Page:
Active Child - "Hanging On" (MP3)
If R. Kelly, Bon Iver and Sigur Ros had an imaginary three-way and birthed a prodigy, his name would undoubtedly be Active Child (aka Pat Grossi). His knack for mixing sensual R&B lyrics, haunting falsetto and impeccably sequenced strings is downright devastating, all unneeded sexual imagery aside.
Grossi moved back to L.A. from Denver in 2008 to carve out his musical niche: the impossibly difficult pseudo-dubstep, high pitched harmony domain that very few have been able to fully master. After Mirror Universe’s Sun Rooms cassette and a British import single were released in 2010, we began to hear the echoes of distorted electronic frustration brimming throughout every inch of this stunning debut.
Though title track “You Are All I See” is an excellent starting point, bursting with layers upon layers of his beautiful harp strings, “Hanging On” is the sort of song Grossi could really hang his hat on. It begins with a solid underwater synthesizer punctuated by low frequency intonations that expertly meld into his heavenly shouts. The bass rolls in at the precise moment he drops his tenor to a sanguine baritone, welcoming us into his broken heart. The song sounds and feels exactly like its title. With each muffled drum machine and phased out melody we feel his carnal pain building inside until it has nowhere left to go but down. Sidebar: The White Sea remix takes that yearning into the stratosphere by incorporating a children’s choir and what sounds like one of the thousands of drums used in the 2008 Olympics Opening Ceremony.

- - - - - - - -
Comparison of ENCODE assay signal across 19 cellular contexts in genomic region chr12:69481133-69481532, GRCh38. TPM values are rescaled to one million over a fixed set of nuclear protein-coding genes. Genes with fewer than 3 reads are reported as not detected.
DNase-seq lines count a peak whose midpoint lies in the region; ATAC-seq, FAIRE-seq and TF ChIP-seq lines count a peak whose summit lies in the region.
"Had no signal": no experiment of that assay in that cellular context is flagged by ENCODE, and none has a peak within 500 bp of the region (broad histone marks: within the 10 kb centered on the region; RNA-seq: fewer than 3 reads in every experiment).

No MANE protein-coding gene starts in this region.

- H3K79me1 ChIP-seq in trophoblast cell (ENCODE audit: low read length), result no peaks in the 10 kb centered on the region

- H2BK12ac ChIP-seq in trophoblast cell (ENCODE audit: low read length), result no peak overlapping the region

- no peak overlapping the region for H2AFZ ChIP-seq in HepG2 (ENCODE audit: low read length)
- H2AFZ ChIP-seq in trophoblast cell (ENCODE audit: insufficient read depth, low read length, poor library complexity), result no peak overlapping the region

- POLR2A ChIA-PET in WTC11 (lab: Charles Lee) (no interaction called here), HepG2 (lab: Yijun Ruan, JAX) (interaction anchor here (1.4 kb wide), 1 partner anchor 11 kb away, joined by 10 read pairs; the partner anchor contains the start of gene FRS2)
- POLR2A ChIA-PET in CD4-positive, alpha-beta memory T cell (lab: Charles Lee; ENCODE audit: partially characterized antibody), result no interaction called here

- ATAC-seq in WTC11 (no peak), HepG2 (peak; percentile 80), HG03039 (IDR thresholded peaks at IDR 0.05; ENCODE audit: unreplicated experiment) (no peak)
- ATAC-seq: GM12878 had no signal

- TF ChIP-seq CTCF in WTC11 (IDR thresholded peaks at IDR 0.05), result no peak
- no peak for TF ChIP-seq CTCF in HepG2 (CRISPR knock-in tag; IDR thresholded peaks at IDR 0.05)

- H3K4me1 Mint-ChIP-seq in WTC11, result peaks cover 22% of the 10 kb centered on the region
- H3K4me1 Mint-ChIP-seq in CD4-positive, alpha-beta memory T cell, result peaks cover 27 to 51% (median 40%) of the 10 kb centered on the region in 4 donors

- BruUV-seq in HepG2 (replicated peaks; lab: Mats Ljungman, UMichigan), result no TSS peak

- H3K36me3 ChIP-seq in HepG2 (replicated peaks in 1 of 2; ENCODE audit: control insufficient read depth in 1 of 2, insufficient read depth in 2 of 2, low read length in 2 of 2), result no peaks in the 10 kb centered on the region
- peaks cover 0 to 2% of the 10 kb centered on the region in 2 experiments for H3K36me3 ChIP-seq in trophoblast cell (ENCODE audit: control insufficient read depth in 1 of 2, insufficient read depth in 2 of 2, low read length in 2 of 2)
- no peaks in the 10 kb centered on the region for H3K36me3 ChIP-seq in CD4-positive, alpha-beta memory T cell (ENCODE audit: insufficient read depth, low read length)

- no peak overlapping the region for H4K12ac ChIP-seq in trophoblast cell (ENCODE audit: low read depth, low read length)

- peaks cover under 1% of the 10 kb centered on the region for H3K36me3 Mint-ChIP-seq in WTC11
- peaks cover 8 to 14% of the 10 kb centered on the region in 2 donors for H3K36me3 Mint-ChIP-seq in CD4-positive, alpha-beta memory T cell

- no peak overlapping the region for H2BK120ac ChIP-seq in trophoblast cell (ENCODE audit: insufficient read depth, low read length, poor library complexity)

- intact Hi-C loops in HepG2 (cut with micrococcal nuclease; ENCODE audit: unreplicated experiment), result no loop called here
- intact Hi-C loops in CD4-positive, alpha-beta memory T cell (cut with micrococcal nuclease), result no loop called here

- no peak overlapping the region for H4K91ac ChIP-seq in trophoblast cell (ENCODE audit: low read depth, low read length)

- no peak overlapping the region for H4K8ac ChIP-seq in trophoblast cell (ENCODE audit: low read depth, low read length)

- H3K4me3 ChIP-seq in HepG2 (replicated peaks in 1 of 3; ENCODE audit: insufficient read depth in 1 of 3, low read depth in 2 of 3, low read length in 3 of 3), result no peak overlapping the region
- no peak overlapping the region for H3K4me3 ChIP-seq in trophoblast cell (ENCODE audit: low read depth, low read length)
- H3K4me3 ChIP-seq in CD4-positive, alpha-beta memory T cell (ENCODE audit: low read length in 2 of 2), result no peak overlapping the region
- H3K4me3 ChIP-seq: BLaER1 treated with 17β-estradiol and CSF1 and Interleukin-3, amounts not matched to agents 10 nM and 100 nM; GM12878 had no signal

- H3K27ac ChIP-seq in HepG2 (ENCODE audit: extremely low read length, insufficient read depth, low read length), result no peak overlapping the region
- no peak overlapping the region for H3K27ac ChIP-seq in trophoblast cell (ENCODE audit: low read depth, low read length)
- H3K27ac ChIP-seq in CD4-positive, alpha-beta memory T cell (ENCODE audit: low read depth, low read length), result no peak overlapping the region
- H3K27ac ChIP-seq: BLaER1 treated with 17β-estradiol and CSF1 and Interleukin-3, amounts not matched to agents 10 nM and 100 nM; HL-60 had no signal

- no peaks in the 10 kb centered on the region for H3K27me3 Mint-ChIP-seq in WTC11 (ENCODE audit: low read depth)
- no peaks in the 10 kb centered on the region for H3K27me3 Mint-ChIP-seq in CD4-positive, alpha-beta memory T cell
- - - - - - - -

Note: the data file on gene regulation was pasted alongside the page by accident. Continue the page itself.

T-Pain himself couldn’t have Auto-Tuned the opening line in “Playing House”, “Just cuz it feels good baby”, any better than Grossi and indie darlings How to Dress Well did on this babymaking, let’s-get-it-on number. The Flight of the Conchords classic “Business Time” serves as an excellent comparison for the way the dueling vocals eventually find a happy medium, and both are about well...getting down to “business”.
The album stumbles a bit when we get to “See Thru Eyes” and “High Priestess” which are both a little too vast and expansive for their own good. The trademark production value is there, along with the superb pipes, but they lack the same pops and hooks that are present in the beginning.
And, yes, in case you were wondering there is a radiant instrumental residing at Track #6. “Ivy” is all about showcasing Grossi’s ridiculous harpist bard qualities and reminding us just how meaningless lyrics are in the presence of a lush, complex soundscape.
For those of us who are suicidal and on the verge of frenzy, “Ancient Eye” may not be the best song to listen to after a bad day. “Shield and Sword” is just as bleak, replete with menacing laser-like tracks followed by a few clever bars of whimsical harp. The last song, “Johnny Belinda”, is some sort of tragic love song trapped in its own sea of confusion and Gregorian chants.
In fact, this whole album is one tragic love ballad. We may not always fully understand what Grossi is saying, but his drowned out desperation is the only touchstone we need. The one artist that immediately came to mind when I heard his voice for the first time is the post-modern moans of Scott Walker (of The Walker Brothers fame). Princeton featured Grossi in their video of The Walker Brothers “The Electrician”. It jumps back and forth between a lonely ballerina practicing in her warm insulated room while Grossi is pummeled to a bloody mess by the fuzz. Maybe this is how he imagines his musical world, one where beauty always triumphs over the beast.